11 Traits Aliens Must Have According To Science

They Won’t Eat Humans

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What if they want to feed on us? While a scary thought, it’s unlikely. A race advanced enough to achieve space travel surely will have conquered its need to prey on living animals. The journey to earth from any potentially life-supporting planet is incredibly long, and for any species to attempt it they would have to have sustainable food production methods already in place.

Further, the digestive setup of a creature that evolved in a different sector of the universe is not very likely to be compatible with the kinds of proteins found on our planet. It would be inconceivable that the minimal nourishment resources found on our planet would ever justify the energy spent to obtain it. An alien race would already be adept at harnessing energy by that point. So we won’t be cattle.

Impersonal Killers

pesticide

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How many people have ever moved into a new home and found a colony of bugs as an extremely unwelcome surprise? How many of those people then squished each and every offender by hand, swinging the shoe of death over and over again until the job was done? No, most people would call an exterminator to gas the home and lay down poisons for the survivors.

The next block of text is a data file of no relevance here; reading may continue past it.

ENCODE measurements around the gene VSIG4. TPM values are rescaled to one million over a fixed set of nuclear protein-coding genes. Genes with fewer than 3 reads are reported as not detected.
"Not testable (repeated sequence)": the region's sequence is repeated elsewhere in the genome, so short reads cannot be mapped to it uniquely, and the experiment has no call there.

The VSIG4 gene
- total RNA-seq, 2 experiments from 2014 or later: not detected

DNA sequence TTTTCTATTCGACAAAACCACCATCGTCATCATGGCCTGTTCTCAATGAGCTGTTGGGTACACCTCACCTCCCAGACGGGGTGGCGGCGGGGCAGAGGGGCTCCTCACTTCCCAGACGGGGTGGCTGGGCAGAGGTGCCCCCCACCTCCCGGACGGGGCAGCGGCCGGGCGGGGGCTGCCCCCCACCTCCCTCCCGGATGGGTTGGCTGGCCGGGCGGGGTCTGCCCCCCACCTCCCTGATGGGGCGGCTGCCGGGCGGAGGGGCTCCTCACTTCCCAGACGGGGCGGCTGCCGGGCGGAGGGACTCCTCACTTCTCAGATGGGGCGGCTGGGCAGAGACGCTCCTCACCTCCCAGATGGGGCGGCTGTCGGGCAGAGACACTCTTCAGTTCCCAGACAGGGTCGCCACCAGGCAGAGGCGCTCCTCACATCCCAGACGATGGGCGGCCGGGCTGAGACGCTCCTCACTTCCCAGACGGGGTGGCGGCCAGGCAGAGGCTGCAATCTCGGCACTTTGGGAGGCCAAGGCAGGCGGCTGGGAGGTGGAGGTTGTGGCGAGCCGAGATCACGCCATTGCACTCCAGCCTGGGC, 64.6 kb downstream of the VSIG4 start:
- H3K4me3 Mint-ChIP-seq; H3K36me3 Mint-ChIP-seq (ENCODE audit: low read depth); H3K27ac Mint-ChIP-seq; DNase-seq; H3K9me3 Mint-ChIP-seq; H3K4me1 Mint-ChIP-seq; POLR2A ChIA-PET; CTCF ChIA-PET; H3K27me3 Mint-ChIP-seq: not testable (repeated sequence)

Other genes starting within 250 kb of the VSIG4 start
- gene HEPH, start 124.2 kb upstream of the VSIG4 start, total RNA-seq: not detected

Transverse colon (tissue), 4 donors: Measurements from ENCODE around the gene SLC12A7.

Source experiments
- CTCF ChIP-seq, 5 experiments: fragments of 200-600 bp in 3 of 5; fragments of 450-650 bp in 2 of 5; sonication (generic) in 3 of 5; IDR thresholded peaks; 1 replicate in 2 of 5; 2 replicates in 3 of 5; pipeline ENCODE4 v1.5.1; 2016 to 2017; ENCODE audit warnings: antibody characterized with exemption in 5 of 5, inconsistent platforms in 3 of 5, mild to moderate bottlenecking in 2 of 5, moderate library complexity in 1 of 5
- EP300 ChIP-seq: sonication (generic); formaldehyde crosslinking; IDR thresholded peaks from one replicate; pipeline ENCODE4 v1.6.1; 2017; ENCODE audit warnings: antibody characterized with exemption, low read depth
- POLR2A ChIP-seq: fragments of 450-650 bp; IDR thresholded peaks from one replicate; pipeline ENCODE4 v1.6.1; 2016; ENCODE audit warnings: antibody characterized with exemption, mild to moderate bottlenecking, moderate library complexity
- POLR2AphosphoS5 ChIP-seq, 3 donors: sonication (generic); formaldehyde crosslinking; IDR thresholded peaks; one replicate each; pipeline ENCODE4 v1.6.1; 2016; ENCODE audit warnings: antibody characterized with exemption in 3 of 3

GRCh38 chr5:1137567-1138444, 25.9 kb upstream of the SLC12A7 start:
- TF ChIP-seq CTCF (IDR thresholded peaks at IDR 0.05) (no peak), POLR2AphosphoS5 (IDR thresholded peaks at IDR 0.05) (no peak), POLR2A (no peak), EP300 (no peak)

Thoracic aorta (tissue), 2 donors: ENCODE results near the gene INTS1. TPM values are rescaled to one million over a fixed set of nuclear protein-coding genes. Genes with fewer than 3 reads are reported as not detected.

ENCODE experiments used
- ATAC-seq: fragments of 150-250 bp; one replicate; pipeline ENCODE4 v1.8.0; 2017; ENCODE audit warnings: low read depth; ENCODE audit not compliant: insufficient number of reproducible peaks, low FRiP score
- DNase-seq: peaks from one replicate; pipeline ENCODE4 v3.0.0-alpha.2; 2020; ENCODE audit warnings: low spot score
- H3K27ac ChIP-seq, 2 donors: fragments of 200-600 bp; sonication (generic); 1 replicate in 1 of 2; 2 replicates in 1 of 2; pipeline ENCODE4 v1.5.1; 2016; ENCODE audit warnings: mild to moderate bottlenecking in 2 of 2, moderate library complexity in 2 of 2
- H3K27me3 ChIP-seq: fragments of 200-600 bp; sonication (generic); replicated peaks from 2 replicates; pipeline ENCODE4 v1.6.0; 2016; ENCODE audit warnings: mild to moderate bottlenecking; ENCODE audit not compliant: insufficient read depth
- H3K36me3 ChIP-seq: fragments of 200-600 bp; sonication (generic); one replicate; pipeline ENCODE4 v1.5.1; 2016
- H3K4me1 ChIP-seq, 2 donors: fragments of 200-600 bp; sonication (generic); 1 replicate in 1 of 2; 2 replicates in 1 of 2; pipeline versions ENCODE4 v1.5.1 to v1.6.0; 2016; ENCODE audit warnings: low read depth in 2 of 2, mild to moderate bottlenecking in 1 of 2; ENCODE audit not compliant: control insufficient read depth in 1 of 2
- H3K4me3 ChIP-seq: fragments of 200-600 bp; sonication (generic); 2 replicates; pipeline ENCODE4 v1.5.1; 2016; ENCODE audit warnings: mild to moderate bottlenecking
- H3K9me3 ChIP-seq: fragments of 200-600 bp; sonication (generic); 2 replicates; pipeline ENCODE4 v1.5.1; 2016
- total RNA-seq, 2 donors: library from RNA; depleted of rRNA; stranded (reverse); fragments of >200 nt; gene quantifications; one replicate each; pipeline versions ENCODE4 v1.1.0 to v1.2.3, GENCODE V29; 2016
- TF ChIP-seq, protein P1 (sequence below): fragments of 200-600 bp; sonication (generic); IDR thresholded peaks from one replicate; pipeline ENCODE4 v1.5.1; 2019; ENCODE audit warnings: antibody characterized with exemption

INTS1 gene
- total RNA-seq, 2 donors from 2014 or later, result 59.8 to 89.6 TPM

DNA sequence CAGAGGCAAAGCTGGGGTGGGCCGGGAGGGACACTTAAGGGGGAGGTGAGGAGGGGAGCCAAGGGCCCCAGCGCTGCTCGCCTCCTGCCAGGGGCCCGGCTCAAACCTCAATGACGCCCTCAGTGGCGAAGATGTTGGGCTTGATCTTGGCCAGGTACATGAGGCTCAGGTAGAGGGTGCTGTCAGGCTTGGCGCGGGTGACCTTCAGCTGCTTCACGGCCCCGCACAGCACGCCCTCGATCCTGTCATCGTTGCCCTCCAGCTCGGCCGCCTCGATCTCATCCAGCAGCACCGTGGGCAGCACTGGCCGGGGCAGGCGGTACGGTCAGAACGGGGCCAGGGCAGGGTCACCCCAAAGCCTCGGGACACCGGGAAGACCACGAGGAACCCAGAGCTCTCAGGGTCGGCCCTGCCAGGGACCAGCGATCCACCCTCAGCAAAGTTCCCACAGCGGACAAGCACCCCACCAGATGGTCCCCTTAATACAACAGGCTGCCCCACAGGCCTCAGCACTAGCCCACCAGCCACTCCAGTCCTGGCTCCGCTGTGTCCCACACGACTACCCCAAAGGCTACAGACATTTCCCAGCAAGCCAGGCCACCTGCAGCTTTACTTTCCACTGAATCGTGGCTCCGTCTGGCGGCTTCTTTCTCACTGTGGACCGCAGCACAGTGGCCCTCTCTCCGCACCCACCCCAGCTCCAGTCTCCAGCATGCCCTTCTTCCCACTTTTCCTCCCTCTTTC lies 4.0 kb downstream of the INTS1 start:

Aliens, like any advanced species, will make use of technology to their advantage. They will probably eradicate the life forms on a planet they are considering for their own uses before landing. Forget skies filled with single-pilot saucers firing laser beams at the Capitol Building. Expect a quick and efficient, probably biological, end to our existence.

Not Giant Insects

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While it’s scary as crap to picture aliens as giant forms of the animals that give us the creeps on Earth, it isn’t scientifically plausible. This concept is born more out of a fear of losing our dominance on this planet combined with an evolved disgust response to disease-carriers.

In reality, the body structure of an insect only functions on a small scale. As they do not have oxygenated blood, they cannot take in enough oxygen from our atmosphere to grow larger than they do. In prehistoric times, when the atmosphere was much more oxygen rich, they did grow to distressing sizes, but we’re talking around a meter long. The image of roach-like creatures towering over us is pure fantasy. Sorry Heinlein.

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